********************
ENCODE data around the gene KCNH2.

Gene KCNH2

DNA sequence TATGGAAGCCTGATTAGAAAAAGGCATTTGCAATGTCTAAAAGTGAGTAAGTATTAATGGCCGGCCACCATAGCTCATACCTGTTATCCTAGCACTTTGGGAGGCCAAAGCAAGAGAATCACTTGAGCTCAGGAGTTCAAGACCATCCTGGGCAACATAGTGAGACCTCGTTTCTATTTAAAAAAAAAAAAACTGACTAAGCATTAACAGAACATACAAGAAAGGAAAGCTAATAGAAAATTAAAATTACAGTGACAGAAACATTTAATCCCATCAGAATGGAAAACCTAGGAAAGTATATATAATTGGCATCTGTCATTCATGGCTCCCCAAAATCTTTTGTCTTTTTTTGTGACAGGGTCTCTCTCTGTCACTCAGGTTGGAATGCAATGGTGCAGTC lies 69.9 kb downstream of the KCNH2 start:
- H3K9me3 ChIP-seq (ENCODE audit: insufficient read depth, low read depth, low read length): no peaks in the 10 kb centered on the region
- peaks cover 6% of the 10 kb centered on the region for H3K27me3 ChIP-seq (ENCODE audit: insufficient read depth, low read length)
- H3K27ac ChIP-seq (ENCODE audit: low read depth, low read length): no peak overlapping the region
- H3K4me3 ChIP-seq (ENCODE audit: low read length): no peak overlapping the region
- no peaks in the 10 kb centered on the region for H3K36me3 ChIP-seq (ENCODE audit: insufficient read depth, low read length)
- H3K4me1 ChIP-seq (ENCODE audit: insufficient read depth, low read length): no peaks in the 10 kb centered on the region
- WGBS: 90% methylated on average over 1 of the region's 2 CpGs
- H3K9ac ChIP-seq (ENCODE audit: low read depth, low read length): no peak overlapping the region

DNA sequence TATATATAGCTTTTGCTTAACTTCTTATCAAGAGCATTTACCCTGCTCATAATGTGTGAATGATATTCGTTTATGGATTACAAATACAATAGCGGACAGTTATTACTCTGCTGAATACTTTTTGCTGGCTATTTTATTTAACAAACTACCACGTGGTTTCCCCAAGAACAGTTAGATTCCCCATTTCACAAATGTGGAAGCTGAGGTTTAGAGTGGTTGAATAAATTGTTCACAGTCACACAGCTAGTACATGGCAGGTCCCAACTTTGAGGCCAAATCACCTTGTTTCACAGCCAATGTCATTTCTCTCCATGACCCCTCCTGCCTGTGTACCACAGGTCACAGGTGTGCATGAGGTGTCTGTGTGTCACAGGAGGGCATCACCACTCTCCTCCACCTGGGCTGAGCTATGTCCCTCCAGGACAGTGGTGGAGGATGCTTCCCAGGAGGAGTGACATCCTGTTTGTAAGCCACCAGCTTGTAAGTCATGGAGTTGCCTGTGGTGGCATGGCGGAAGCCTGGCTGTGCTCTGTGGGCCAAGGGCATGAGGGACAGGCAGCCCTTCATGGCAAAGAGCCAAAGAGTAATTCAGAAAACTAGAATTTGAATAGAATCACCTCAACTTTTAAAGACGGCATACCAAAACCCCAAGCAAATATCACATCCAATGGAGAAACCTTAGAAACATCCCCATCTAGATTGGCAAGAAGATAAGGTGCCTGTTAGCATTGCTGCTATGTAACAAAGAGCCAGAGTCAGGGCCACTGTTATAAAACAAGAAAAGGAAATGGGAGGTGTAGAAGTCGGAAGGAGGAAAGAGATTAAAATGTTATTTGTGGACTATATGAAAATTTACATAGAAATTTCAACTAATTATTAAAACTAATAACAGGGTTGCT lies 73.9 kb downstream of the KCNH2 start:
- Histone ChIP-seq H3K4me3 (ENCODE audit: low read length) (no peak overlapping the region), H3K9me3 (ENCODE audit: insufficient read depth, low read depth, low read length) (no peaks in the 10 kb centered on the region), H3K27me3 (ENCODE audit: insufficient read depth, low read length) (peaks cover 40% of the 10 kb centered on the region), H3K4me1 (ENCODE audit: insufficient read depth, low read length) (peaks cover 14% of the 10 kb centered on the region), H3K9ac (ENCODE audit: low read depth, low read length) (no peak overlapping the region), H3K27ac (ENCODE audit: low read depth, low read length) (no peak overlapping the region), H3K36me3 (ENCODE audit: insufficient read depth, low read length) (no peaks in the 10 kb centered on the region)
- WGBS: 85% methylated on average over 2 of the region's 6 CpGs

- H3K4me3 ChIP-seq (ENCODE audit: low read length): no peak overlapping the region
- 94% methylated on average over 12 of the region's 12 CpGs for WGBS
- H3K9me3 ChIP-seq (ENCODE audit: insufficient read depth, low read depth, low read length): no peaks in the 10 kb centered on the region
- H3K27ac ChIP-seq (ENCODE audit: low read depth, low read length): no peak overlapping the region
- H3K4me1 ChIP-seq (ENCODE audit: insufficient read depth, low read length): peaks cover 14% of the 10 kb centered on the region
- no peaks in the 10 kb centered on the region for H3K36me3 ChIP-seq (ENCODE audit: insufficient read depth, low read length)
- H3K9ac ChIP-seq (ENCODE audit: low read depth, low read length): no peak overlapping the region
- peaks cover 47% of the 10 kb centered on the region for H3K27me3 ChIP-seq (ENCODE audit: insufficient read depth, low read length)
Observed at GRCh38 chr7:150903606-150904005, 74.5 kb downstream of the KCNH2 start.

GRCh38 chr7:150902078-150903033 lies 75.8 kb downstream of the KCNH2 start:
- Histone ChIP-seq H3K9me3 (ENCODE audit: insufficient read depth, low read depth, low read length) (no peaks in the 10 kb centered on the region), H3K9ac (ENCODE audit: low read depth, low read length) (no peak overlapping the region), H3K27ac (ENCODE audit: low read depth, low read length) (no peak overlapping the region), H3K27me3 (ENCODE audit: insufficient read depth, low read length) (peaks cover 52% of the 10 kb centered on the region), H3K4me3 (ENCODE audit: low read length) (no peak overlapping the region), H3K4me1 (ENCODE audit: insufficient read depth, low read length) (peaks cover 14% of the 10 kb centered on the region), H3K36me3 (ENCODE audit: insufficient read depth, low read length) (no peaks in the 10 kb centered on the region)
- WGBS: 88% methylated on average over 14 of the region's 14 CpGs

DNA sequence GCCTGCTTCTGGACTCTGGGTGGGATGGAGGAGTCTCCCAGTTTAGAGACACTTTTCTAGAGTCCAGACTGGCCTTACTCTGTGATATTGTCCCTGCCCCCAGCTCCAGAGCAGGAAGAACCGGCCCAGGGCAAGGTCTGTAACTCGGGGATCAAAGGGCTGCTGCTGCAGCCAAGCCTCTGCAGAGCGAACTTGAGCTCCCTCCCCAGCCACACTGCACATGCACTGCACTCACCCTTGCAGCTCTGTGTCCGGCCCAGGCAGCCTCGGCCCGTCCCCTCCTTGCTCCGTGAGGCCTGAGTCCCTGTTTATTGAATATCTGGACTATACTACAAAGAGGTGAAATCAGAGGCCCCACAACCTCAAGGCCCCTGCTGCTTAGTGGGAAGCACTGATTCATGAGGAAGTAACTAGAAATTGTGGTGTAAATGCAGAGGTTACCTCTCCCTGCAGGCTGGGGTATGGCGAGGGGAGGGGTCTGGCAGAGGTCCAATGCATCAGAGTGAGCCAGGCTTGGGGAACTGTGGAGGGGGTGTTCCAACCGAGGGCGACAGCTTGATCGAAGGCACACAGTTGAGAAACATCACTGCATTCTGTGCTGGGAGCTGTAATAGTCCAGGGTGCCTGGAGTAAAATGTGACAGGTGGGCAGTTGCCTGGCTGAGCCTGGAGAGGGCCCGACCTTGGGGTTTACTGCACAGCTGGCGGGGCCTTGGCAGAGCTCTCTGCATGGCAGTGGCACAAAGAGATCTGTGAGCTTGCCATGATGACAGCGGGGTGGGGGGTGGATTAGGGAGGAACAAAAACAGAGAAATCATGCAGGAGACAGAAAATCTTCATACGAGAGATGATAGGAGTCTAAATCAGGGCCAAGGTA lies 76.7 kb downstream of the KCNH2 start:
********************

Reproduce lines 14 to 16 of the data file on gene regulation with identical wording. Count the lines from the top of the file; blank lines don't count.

- WGBS: 85% methylated on average over 2 of the region's 6 CpGs

- H3K4me3 ChIP-seq (ENCODE audit: low read length): no peak overlapping the region
- 94% methylated on average over 12 of the region's 12 CpGs for WGBS